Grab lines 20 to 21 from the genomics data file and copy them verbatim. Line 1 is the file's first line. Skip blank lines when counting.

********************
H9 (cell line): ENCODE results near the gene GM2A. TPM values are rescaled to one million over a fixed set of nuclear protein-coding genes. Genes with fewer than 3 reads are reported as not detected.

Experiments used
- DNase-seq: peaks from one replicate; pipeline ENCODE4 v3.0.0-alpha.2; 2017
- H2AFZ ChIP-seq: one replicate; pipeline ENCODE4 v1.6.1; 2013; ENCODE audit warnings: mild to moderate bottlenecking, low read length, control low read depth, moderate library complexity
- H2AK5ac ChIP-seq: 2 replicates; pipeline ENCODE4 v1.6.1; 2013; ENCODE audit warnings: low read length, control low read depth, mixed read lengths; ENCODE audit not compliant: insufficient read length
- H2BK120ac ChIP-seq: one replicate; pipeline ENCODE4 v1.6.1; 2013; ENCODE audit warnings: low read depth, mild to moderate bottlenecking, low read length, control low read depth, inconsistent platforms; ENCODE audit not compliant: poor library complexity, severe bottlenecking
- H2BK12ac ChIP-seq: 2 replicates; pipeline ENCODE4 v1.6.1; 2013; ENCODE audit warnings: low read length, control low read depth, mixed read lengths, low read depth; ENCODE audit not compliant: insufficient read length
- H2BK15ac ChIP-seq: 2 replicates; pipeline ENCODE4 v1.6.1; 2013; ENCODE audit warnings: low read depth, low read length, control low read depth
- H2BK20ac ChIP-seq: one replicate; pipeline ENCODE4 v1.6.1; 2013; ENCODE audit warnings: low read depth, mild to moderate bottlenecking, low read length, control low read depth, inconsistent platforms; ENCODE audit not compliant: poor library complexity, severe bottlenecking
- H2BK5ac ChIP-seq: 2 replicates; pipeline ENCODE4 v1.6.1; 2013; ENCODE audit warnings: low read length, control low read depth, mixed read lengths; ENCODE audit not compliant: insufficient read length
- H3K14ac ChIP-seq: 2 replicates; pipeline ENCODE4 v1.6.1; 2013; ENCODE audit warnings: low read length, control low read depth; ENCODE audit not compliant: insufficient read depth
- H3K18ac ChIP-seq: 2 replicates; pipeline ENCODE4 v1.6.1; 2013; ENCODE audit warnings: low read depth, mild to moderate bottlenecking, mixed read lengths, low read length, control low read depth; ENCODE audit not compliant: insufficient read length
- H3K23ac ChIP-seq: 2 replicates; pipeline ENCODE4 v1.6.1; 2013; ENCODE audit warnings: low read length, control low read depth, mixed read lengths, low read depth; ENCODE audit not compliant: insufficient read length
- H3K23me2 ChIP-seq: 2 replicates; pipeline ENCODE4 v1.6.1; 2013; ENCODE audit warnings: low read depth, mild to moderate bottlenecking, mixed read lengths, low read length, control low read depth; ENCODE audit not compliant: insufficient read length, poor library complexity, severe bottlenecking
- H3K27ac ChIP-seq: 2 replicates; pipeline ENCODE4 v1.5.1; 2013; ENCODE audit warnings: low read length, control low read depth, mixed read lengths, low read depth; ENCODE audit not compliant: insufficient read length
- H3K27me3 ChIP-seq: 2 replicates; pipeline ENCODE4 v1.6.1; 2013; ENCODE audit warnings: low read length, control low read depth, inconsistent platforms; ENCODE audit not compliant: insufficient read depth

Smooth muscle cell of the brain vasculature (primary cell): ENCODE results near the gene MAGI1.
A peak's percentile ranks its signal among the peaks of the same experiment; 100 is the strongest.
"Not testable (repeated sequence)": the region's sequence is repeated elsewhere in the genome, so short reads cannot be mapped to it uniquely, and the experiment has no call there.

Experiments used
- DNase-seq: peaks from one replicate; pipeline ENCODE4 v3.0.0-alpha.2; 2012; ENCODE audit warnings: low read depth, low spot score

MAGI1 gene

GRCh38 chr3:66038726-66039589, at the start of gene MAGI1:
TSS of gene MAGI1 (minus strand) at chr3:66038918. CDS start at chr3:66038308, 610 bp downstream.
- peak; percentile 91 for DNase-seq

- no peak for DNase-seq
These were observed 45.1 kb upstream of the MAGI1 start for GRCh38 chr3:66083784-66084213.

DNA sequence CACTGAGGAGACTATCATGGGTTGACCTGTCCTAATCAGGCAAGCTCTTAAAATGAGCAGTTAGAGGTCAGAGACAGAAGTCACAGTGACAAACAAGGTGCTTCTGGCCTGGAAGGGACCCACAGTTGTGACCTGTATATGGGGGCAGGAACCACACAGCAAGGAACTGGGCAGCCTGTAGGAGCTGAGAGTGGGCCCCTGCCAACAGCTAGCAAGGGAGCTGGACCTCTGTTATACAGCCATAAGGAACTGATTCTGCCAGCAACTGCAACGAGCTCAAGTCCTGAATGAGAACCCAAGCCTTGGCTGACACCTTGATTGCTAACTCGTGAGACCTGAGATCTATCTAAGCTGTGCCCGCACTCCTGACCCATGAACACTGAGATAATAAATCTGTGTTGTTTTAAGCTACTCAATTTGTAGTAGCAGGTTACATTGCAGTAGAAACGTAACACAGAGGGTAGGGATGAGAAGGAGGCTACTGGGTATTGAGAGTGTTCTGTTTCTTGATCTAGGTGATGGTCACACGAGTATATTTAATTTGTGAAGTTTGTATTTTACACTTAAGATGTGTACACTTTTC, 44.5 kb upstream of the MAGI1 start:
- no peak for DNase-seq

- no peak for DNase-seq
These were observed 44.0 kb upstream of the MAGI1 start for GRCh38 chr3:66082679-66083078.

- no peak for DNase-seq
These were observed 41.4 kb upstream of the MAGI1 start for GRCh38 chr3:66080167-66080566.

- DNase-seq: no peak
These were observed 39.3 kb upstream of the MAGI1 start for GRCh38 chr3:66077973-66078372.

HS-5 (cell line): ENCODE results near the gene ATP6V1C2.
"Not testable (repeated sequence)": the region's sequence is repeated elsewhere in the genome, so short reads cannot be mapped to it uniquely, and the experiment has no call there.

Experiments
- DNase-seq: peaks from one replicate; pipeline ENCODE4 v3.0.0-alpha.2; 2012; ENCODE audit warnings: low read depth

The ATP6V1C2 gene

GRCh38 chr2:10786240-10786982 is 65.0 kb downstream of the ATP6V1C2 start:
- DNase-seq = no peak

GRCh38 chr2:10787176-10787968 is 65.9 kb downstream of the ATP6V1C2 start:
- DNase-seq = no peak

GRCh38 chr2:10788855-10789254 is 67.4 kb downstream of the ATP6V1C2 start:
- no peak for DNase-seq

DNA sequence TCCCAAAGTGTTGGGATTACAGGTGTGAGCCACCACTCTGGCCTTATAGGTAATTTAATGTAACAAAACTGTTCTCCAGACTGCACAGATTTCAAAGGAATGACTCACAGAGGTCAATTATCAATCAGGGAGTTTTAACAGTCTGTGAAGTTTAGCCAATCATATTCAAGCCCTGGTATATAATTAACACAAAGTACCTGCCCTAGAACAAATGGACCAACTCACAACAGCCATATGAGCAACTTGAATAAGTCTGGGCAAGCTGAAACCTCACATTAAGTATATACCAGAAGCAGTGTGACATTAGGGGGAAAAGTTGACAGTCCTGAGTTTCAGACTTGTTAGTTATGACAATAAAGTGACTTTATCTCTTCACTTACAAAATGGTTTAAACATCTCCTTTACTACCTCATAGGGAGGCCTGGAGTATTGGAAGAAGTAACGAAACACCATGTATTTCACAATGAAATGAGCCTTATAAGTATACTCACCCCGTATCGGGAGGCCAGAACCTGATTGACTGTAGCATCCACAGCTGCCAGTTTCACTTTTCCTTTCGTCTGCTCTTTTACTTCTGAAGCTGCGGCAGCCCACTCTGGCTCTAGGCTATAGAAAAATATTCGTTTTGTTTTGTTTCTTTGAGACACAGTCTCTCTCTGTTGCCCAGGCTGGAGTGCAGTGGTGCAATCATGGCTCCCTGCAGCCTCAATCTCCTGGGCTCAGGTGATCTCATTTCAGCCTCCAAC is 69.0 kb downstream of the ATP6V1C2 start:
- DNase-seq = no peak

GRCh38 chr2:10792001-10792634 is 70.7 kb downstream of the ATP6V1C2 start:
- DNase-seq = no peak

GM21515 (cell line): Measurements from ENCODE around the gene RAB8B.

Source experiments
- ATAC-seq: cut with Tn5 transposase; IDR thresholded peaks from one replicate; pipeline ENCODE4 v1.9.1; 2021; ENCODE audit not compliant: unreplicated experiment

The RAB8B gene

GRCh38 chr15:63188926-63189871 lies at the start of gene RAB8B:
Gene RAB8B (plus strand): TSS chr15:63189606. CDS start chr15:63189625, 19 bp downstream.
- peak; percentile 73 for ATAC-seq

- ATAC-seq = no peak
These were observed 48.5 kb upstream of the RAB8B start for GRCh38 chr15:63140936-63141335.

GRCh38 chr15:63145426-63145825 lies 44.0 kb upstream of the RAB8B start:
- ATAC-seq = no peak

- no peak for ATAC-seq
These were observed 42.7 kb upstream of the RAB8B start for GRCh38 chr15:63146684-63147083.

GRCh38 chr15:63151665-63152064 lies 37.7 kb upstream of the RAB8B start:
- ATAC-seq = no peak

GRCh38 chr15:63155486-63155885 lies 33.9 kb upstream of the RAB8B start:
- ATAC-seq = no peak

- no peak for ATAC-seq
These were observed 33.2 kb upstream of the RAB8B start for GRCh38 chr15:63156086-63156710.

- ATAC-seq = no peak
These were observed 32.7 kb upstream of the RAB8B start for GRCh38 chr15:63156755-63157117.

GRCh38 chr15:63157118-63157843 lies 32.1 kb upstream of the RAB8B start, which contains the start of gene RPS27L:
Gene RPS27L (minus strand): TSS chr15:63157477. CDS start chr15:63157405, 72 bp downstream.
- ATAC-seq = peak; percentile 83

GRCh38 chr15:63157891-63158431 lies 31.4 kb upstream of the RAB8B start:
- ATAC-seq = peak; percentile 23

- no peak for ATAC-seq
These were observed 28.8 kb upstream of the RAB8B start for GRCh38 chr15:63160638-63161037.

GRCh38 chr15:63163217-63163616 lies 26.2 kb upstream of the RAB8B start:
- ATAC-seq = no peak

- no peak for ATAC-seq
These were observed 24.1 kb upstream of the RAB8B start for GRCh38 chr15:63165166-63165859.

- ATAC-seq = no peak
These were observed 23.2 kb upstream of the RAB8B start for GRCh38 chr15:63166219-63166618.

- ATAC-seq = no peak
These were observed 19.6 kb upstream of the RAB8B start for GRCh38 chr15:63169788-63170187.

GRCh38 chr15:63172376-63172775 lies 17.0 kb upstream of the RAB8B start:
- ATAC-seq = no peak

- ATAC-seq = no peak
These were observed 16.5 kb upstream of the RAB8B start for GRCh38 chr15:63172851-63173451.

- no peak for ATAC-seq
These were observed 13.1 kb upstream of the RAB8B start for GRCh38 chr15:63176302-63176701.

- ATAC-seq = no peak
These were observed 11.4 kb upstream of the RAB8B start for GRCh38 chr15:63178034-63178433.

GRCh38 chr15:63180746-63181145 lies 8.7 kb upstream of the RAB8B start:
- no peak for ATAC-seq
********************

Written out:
Experiments used
- DNase-seq: peaks from one replicate; pipeline ENCODE4 v3.0.0-alpha.2; 2012; ENCODE audit warnings: low read depth, low spot score